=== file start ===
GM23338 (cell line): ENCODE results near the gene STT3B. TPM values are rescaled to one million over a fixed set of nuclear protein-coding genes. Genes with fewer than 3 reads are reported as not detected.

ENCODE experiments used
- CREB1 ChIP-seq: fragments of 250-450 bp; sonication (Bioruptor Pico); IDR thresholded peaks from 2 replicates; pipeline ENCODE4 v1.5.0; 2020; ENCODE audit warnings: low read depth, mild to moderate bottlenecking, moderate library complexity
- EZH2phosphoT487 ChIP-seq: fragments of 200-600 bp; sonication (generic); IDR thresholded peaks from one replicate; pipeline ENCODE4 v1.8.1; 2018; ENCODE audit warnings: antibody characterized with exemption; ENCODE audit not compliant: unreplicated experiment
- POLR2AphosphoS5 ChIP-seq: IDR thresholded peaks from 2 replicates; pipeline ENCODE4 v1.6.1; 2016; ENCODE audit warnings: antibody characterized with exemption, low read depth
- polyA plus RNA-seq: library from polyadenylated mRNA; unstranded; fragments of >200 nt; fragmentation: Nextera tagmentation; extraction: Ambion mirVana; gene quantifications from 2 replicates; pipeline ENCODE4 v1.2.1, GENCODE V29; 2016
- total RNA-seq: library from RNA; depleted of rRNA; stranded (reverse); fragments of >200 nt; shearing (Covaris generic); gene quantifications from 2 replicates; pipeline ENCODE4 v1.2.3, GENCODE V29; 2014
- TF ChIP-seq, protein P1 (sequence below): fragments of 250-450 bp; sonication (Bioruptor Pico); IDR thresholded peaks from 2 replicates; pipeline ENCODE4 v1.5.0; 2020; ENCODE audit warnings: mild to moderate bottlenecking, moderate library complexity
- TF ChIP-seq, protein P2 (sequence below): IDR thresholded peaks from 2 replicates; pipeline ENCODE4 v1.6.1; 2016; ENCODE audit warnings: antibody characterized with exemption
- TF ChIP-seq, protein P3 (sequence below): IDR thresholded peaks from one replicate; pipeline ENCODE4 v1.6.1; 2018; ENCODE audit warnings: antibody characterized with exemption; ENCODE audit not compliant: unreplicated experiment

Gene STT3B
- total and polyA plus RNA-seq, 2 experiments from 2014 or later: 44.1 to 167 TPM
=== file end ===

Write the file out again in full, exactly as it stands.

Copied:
GM23338 (cell line): ENCODE results near the gene STT3B. TPM values are rescaled to one million over a fixed set of nuclear protein-coding genes. Genes with fewer than 3 reads are reported as not detected.

ENCODE experiments used
- CREB1 ChIP-seq: fragments of 250-450 bp; sonication (Bioruptor Pico); IDR thresholded peaks from 2 replicates; pipeline ENCODE4 v1.5.0; 2020; ENCODE audit warnings: low read depth, mild to moderate bottlenecking, moderate library complexity
- EZH2phosphoT487 ChIP-seq: fragments of 200-600 bp; sonication (generic); IDR thresholded peaks from one replicate; pipeline ENCODE4 v1.8.1; 2018; ENCODE audit warnings: antibody characterized with exemption; ENCODE audit not compliant: unreplicated experiment
- POLR2AphosphoS5 ChIP-seq: IDR thresholded peaks from 2 replicates; pipeline ENCODE4 v1.6.1; 2016; ENCODE audit warnings: antibody characterized with exemption, low read depth
- polyA plus RNA-seq: library from polyadenylated mRNA; unstranded; fragments of >200 nt; fragmentation: Nextera tagmentation; extraction: Ambion mirVana; gene quantifications from 2 replicates; pipeline ENCODE4 v1.2.1, GENCODE V29; 2016
- total RNA-seq: library from RNA; depleted of rRNA; stranded (reverse); fragments of >200 nt; shearing (Covaris generic); gene quantifications from 2 replicates; pipeline ENCODE4 v1.2.3, GENCODE V29; 2014
- TF ChIP-seq, protein P1 (sequence below): fragments of 250-450 bp; sonication (Bioruptor Pico); IDR thresholded peaks from 2 replicates; pipeline ENCODE4 v1.5.0; 2020; ENCODE audit warnings: mild to moderate bottlenecking, moderate library complexity
- TF ChIP-seq, protein P2 (sequence below): IDR thresholded peaks from 2 replicates; pipeline ENCODE4 v1.6.1; 2016; ENCODE audit warnings: antibody characterized with exemption
- TF ChIP-seq, protein P3 (sequence below): IDR thresholded peaks from one replicate; pipeline ENCODE4 v1.6.1; 2018; ENCODE audit warnings: antibody characterized with exemption; ENCODE audit not compliant: unreplicated experiment

Gene STT3B
- total and polyA plus RNA-seq, 2 experiments from 2014 or later: 44.1 to 167 TPM